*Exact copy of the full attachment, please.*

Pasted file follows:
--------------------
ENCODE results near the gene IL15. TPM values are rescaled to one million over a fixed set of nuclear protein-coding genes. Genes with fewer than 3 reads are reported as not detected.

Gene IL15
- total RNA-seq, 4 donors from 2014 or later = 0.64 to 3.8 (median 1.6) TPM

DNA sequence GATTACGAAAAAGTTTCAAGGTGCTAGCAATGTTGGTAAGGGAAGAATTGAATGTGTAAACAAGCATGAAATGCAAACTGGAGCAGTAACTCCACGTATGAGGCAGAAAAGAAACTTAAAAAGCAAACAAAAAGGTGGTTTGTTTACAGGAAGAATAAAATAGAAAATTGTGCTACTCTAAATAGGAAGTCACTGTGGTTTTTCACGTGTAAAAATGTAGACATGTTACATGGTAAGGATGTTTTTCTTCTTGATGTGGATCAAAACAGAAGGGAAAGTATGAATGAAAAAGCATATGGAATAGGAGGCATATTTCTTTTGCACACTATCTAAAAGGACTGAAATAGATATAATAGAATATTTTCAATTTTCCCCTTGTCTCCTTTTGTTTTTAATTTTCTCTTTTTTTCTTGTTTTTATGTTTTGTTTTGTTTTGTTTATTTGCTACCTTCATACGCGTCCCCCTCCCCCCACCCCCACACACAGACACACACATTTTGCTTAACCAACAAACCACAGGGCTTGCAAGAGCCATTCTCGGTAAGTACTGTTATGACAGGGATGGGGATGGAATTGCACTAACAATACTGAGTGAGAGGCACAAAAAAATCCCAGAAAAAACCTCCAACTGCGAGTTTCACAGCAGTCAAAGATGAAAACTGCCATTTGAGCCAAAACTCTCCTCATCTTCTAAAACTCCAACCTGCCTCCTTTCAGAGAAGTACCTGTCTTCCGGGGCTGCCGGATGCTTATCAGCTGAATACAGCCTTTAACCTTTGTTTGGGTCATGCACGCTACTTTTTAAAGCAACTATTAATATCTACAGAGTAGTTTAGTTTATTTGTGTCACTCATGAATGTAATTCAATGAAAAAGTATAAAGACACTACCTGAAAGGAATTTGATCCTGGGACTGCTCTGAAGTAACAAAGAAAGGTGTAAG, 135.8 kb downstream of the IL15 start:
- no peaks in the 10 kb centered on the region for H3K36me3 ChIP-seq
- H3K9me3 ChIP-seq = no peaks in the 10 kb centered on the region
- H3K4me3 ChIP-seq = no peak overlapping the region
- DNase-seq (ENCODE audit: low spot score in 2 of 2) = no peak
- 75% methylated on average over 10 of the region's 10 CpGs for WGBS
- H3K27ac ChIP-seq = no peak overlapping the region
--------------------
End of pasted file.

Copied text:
ENCODE results near the gene IL15. TPM values are rescaled to one million over a fixed set of nuclear protein-coding genes. Genes with fewer than 3 reads are reported as not detected.

Gene IL15
- total RNA-seq, 4 donors from 2014 or later = 0.64 to 3.8 (median 1.6) TPM

DNA sequence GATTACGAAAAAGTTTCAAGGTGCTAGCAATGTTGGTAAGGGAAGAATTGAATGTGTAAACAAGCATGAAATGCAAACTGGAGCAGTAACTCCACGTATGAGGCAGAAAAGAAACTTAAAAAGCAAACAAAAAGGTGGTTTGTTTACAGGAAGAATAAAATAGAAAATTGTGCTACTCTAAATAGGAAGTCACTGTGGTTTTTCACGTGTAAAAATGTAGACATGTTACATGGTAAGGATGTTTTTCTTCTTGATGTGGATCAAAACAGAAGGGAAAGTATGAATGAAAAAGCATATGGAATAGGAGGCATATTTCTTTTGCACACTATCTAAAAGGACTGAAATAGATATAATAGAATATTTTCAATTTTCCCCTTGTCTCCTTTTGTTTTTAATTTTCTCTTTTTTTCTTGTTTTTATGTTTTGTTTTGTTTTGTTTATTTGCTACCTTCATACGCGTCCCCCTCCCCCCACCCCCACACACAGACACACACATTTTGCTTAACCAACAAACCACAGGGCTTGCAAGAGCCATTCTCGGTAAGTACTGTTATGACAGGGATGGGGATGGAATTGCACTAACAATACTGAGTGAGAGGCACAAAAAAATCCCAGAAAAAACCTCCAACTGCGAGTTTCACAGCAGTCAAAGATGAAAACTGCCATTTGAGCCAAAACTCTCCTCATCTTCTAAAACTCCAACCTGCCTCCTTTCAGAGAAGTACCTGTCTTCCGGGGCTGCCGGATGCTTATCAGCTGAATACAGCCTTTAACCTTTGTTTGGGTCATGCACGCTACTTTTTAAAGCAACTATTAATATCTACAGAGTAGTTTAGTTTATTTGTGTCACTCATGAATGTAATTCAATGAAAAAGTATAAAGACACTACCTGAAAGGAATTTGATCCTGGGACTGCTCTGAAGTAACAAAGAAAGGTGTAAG, 135.8 kb downstream of the IL15 start:
- no peaks in the 10 kb centered on the region for H3K36me3 ChIP-seq
- H3K9me3 ChIP-seq = no peaks in the 10 kb centered on the region
- H3K4me3 ChIP-seq = no peak overlapping the region
- DNase-seq (ENCODE audit: low spot score in 2 of 2) = no peak
- 75% methylated on average over 10 of the region's 10 CpGs for WGBS
- H3K27ac ChIP-seq = no peak overlapping the region